Rand Paul – A Lesson on Plagiarism

Rand Paul - A Lesson On Plagiarism

I believe Senator Rand Paul is in dire need of a lesson on plagiarism. In my short career writing for the Las Vegas Guardian Express, I have eschewed political op-eds, preferring to keep my opinions nested in film reviews, but Rand Paul’s conduct over the last week is not the usual lowering-the-bar-of-political-discourse that is the backbone of right wing machinery. I’m very much a leftist, but my disdain for party politics keeps me on the sidelines.

I have little incentive to assist a Democratic Party that furthers the civil liberties debacles of the Bush Administration. I am not even particularly upset the senator threatened Rachel Maddow to a duel.  Yes, it places Senator Paul dead center in the “war on women narrative” which from a strategic standpoint has been a loser for the Republican Party. I think Maddow can handle herself in the blood and guts arena of political debate and (as they’d say in pro-wrestling) does not need a run-in from yours truly. If we still did live an environment where disputes were settled by duels, I believe she would win decisively. That does not address why I think Rand Paul needs a tutorial.

I have worked as an English Instructor at the community college level for over six years. I have seen a lot of writers come though my classroom, some good, some bad, most just need guidance. Every year, I teach students about plagiarism. I teach them why it is wrong and I teach them about the different forms plagiarism can take. I do not know if Rand Paul is stubborn, I do not know if he is speaking in bad faith. I do not know if this is personally his fault or the error of staff, but,  quite frankly, he is making my job harder by confusing the issue, by treating it as no big deal (but then again, weirdly, challenging critics to a duel). Even though he has a graduate education and even though he is familiar with the proper citation procedures for scientific papers, I am giving him the benefit of the doubt. The rules and conventions for essays and speeches do differ in some regards from scientific works.  The  differences among MLA, APA and AP alone make me weep angry, red tears. Nevertheless, there are constants. Let us take a minute to review two rules relevant to both freshmen and sitting U.S. senators.

Rule one: Wikipedia counts as source.  In most writing classrooms, we do not allow the inclusion of Wikipedia entries as a source. This is not because wiki sources are inherently bad, it is because students use it as a crutch instead of developing their research skills. It is a great starting point for many essays and articles, but it should not represent the foundation of the finished work. That being said, neither he nor his staff are in a writing class, so there is no one to stop them from citing the entry on Gattaca, and for the purposes of a sitting U.S. senator I do not see anything wrong with it in and of itself.  That being said, if you get your information on Gattaca from a Wikipedia entry, then you are citing Wikipedia. This includes plot summary information, no matter what Senator Paul says to the contrary. If you are quoting a line of dialogue from the film, yes, then you can claim to cite the film; otherwise, it is plagiarism.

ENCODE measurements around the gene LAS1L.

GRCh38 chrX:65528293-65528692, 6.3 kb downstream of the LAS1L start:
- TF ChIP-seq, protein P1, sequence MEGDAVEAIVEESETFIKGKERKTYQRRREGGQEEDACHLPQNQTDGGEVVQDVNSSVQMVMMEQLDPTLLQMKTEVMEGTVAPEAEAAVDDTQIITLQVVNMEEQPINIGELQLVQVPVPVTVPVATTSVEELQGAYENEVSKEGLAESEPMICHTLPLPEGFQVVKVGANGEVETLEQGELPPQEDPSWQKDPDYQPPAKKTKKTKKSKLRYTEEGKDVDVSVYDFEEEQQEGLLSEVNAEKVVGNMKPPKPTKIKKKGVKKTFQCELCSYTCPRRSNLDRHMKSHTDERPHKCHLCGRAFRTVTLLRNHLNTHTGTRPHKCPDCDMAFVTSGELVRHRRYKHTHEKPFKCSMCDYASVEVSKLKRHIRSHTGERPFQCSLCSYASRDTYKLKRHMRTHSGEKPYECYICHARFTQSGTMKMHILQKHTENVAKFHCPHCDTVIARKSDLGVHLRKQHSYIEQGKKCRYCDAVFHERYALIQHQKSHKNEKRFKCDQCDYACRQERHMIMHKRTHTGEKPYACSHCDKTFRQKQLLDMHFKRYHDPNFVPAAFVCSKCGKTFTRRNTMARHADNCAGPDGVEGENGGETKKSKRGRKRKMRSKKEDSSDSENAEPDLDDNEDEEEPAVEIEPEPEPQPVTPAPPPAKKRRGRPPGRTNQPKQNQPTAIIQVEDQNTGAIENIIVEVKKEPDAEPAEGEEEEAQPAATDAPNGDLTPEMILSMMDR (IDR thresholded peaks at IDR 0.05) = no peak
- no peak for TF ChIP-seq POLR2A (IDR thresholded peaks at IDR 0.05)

Rule two: citations make it clear to the audience the words and ideas you are using come from a third party. In a speech, this mean stating the names of sources. Often students who use Wikipedia think they are being sneaky by not acknowledging it as a source, when all they have really done is secure themselves an F for violating academic conduct. Without a proper citation it is automatically plagiarism.

It would be easy to make snarky remarks, accuse Rand Paul of being ashamed of the original source, but I don’t think that’s what is going on here. Andrew Kaczynski reports Rand Paul is in, as we say in professorial circles, deep do-do for plagiarizing several pages from a Heritage Foundation study for his book, Government Bullies. As the Heritage Foundation is an established right wing think tank, one would think he would want to promote them. As a rule, right wingers love to reference the Heritage Foundation, that is the whole point of conservative think tanks, to lend academic credibility to right wing positions.

Will Senator Rand Paul take this lesson on plagiarism to heart? Doubtful. He seems far too unwilling to admit from mistakes much less learn from them, but this doesn’t mean you or anyone else has to repeat them. Always give proper credit and never take short cuts. Plagiarism is abhorrent because it is intellectual theft. In a country that treats hard work as a virtue, Rand Paul has spit in the face of the hard work of others, taking credit for their ideas as his own creation. This is why plagiarism is wrong. This is why I am making a big deal about it in the first place and it sends the wrong message to students: it is okay to plagiarize.

By David Arroyo



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